Could Botox, Acetylcholine, and Memory Problems Be Related?

Sinece Botox works by blocking the transmission of acetylcholine could this cause one to not think clearly? Researched the link between acetylcholine and memory and found that it appears to be important for memory function, specifically short term memory making. Here is an excerpt from the article: Memory starts as a biochemical response in the brain following sensory input. The first change comes at the level of the synapse--junctions between nerve cells. Acetylcholine, a well known neurotransmitter, plays a critical synaptic role in the initial formation of memory. We can think of short-term memory as resulting from a transient change in neurostransmitter levels at synapses. Treatments for memory-deficit problems, like Alzheimer's, in humans often involve enhancing the retention of acetylcholine in brain synapses. Aricept (donepezil hydrochloride), a drug marketed to prevent memory problems, acts by inhibiting the action of the enzyme in the brain that breaks down acetylcholine (acetylcholinesterase). People with moderate levels of dementia can show marked improvement with this sort of treatment. Is there any evidence to support that Botox could not be causing memory issues?

Doctor Answers 3

Botox does not seem to affect memory function

I appreciate your research and you ask an interesting question. It is known that Botox tends to bind quickly in the local tissues. whether any dissemniation via an inadvertent intravascular injection could affect memory neurons is questionable and even if it did would its effect last long enough to produce an ongoing clinical issue. I have forwarded your question to the scientific research team at Allergan, the manufacturer of Botox Cosmetic botulinum toxin.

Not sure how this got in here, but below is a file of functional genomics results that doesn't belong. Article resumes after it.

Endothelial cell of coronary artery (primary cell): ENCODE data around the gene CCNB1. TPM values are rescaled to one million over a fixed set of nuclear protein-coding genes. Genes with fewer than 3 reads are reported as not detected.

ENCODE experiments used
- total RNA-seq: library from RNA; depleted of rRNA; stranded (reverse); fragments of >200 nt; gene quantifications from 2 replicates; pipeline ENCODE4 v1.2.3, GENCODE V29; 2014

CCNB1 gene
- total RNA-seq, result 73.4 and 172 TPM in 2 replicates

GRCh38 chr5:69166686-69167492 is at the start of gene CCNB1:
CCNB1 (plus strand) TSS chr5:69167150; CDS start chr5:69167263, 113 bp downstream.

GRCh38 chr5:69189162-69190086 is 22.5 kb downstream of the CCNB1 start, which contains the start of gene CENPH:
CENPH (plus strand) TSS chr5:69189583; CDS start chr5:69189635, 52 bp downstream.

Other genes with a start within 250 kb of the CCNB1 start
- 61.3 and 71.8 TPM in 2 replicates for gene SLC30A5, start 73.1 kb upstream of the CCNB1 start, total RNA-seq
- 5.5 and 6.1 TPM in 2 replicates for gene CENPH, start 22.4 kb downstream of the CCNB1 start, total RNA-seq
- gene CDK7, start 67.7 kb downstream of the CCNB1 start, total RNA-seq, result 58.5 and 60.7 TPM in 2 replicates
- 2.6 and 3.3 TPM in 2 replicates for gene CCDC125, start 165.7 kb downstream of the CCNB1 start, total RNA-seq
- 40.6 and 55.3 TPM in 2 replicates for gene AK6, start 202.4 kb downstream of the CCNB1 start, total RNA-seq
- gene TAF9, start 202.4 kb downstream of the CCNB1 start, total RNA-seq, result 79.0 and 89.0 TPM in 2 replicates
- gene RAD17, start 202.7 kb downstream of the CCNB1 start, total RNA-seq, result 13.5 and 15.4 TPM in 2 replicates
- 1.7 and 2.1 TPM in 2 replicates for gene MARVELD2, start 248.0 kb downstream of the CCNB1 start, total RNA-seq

Manhattan Dermatologic Surgeon
4.9 out of 5 stars 37 reviews

Could Botox, Acetylcholine, and Memory Problems Be Related?

There are a lot of assumptions in your statements, and while this is good for a study, it's not good for definitive answers without some serious medical testing. Most of your statements are based on the idea of Botox actually being in the brain itself to affect these transmissions, which it's not. While there is acetylcholine in the brain, there is also acetylcholine just in nerves, which have nothing to do with neurotransmission to the brain. There are studies to show that no neurotoxin goes directly into the brain with regular cosmetic Botox usage but only into injected muscles, and thus the neurotransmitters there are affected only. In this case, it's causing the neurotransmitters that make the muscles move inhibited, not the neurotransmitters in the brain, which would have to do with memory and memory functions. So the long and short, there is no medical evidence that cosmetic Botox has any affect on the memory.

F. Victor Rueckl, MD
Las Vegas Dermatologist
4.6 out of 5 stars 17 reviews

Botox and memory loss

The injection of Botox for cosmetic purposes has not been linked, in any capacity, to memory loss as that would infer direct toxin exposure to the brain. To better relate to your point, if such an element did exist, there would be compromise of other functions beyond just memory loss that would be effected (i.e. think of how a stroke effect the brain).
Be healthy and be well,
James M. Ridgway, MD, FACS

James M. Ridgway, MD, FACS
Bellevue Facial Plastic Surgeon
5.0 out of 5 stars 92 reviews

These answers are for educational purposes and should not be relied upon as a substitute for medical advice you may receive from your physician. If you have a medical emergency, please call 911. These answers do not constitute or initiate a patient/doctor relationship.